International labor standards are a social pillar of the green economy: they offer decent working conditions in the emerging sectors of sustainable development, like health and safety. Yet they still do not take sufficiently into account the specific issue of climate change. Heat stress, for instance, is a phenomenon which particularly affects agricultural workers and developing countries. With the prospect of a 1.5 °C increase by the end of the 21st century, it is estimated that by 2030, 2% of working time is likely to be lost due to heat stress increase. The associated loss in productivity is equivalent to 72 million full-time jobs. Heat stress is a risk for work safety and health: it needs to be recognized as such. Some of our international legal instruments therefore need to be revised to further take into account climate change challenges.



How to structure the ecological transition so that it has a positive impact on employment and growth in developing countries?

Certain countries have been able to improve their labor market while decoupling growth and controlling their carbon emissions. In Africa, this is the case in Ethiopia, a leader in the field of renewable energies, which is building on the diversity of the clean energy supply: wind farms, geothermal power plants, solar energy or hydropower. In Senegal, programs to restore mangrove forests make it possible to withstand soil erosion and curb advancing waters. These new activities produce new jobs which are considered green. In the same way, the increased use of electric or hybrid vehicles creates new activities that offer opportunities for green jobs.

However, this employment potential requires skills upgrading and training to adapt the working environment to the ecological transition. It also requires social measures to support workers who are already affected by climate change.


What is the role of public authorities in combining economic growth and the ecological transition?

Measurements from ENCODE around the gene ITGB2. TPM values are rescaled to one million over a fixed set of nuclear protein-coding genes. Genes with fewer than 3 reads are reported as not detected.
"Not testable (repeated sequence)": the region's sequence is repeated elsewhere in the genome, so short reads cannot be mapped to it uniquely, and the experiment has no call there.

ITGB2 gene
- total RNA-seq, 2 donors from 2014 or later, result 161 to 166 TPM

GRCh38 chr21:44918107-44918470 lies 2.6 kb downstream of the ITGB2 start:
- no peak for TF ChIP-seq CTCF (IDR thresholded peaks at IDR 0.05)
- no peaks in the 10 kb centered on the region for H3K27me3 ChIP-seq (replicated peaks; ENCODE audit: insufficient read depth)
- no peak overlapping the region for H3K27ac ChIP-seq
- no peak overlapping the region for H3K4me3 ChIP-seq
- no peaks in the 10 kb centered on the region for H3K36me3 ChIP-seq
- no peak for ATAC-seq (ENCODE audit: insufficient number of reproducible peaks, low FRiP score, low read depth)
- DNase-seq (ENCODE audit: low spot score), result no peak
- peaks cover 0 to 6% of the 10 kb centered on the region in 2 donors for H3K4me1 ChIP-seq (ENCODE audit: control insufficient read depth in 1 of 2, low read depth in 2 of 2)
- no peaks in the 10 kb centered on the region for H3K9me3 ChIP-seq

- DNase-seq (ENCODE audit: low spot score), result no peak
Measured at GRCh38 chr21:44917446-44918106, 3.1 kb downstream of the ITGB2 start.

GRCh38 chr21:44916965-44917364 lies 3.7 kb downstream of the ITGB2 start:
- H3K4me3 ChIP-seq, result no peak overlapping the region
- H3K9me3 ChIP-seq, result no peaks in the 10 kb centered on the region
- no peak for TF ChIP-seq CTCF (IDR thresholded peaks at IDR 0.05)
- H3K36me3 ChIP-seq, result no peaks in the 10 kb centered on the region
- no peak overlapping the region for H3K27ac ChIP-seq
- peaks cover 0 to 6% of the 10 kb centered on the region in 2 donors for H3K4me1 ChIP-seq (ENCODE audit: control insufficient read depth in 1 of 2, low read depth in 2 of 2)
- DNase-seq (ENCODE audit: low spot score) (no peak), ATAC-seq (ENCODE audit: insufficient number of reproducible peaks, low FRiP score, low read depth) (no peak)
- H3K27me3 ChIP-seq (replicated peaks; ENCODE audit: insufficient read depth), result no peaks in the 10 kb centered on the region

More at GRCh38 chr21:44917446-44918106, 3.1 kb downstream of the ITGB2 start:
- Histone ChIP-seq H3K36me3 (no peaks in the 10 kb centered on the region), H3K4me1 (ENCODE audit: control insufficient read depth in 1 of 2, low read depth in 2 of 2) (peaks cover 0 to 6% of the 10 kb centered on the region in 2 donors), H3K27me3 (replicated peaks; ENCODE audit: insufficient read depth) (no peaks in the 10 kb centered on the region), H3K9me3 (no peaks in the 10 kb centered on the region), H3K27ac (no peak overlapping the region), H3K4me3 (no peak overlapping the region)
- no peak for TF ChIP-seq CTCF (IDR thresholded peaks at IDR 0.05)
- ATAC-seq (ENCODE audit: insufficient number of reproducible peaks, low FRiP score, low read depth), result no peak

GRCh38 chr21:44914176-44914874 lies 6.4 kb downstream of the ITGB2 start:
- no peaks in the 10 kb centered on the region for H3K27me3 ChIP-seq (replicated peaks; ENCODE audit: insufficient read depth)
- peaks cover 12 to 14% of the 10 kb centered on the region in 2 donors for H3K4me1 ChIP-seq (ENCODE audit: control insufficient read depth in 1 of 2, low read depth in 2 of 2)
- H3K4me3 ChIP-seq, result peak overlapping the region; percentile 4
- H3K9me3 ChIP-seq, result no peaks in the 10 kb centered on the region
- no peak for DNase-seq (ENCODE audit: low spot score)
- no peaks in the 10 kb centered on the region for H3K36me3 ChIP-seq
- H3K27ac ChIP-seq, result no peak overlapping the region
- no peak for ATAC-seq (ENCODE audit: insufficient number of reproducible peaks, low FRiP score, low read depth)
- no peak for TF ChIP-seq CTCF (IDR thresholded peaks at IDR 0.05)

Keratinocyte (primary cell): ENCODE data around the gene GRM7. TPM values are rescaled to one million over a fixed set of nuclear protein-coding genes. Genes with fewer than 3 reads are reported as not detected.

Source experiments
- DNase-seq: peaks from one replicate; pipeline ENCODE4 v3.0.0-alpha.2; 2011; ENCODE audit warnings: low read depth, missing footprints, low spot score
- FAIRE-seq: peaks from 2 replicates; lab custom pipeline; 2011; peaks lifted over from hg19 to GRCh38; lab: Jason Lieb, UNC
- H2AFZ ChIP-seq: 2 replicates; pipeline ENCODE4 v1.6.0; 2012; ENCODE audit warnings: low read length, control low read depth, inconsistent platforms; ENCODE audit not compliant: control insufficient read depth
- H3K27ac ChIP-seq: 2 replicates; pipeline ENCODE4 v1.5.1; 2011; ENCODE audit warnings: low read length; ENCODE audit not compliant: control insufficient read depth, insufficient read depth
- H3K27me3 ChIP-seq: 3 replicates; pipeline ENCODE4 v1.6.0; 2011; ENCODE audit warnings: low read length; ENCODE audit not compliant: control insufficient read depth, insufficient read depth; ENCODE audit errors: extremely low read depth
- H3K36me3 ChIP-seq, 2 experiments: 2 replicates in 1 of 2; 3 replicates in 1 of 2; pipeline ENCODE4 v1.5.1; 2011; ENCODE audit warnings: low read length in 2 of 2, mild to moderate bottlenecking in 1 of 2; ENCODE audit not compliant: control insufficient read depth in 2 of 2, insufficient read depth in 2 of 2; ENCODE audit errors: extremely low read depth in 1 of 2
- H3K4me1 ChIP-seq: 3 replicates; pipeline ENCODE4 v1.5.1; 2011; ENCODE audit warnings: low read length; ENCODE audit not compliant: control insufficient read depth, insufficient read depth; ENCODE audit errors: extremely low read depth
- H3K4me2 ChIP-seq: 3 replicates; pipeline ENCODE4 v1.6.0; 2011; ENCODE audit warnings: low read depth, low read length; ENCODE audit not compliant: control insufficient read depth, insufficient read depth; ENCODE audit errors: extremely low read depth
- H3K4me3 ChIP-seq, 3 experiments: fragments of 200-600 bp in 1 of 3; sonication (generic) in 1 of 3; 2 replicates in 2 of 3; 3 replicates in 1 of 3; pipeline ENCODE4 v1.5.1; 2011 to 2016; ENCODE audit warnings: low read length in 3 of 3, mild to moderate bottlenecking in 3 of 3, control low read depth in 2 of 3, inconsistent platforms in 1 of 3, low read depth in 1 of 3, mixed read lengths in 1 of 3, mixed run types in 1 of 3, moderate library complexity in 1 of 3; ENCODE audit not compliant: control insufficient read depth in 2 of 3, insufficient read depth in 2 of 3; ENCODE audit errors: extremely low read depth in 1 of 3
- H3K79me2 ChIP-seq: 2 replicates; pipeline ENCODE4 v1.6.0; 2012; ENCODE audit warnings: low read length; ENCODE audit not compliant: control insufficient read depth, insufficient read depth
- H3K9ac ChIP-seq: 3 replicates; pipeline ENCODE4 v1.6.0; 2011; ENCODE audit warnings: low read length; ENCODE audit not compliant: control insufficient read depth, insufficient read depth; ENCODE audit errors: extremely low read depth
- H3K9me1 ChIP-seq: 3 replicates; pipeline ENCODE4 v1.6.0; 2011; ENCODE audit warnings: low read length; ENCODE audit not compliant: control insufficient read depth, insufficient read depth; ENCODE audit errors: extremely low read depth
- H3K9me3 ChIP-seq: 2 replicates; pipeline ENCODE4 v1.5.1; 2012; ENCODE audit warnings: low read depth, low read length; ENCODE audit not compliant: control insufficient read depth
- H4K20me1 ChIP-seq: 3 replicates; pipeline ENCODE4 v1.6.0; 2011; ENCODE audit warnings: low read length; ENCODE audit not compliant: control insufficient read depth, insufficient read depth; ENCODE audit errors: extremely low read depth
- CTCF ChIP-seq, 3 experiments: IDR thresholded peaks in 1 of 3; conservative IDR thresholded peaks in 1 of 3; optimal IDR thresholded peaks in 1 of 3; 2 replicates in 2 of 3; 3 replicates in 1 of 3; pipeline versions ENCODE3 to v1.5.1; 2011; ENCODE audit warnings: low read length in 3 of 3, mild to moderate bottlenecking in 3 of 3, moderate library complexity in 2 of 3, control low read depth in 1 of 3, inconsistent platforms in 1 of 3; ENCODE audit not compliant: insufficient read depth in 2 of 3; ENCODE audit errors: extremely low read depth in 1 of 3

Public authorities are faced with a twofold challenge: understanding the nature of the changes that need to be made on the labor market and gauging them. But the nature and scale of these changes vary according to national and geographical contexts. In coastal areas, tourism industry is negatively affected by rising water levels. In certain African regions, labor productivity is hampered by rising temperatures. Public authorities need to be involved both at the local and national levels. The political authority must provide general guidance, monitoring, and ensure that the transition is implemented at local level by prioritizing consultation and social dialogue. In this respect, local communities and social partners are also key actors in the transition towards sustainable economies and societies.


Does this involve partnerships with the private sector?

Changing energy production methods by the end of the century requires international collaboration between countries, companies and workers. It can only be achieved through massive investments. Companies therefore have a crucial role to play in the transition, through green jobs, innovation, new technologies and production methods, investments and the establishment of standards. Creating green jobs on a large scale can only be achieved with real economy actors.



The opinions expressed on this blog are those of the authors and do not necessarily reflect the official position of their institutions or of AFD.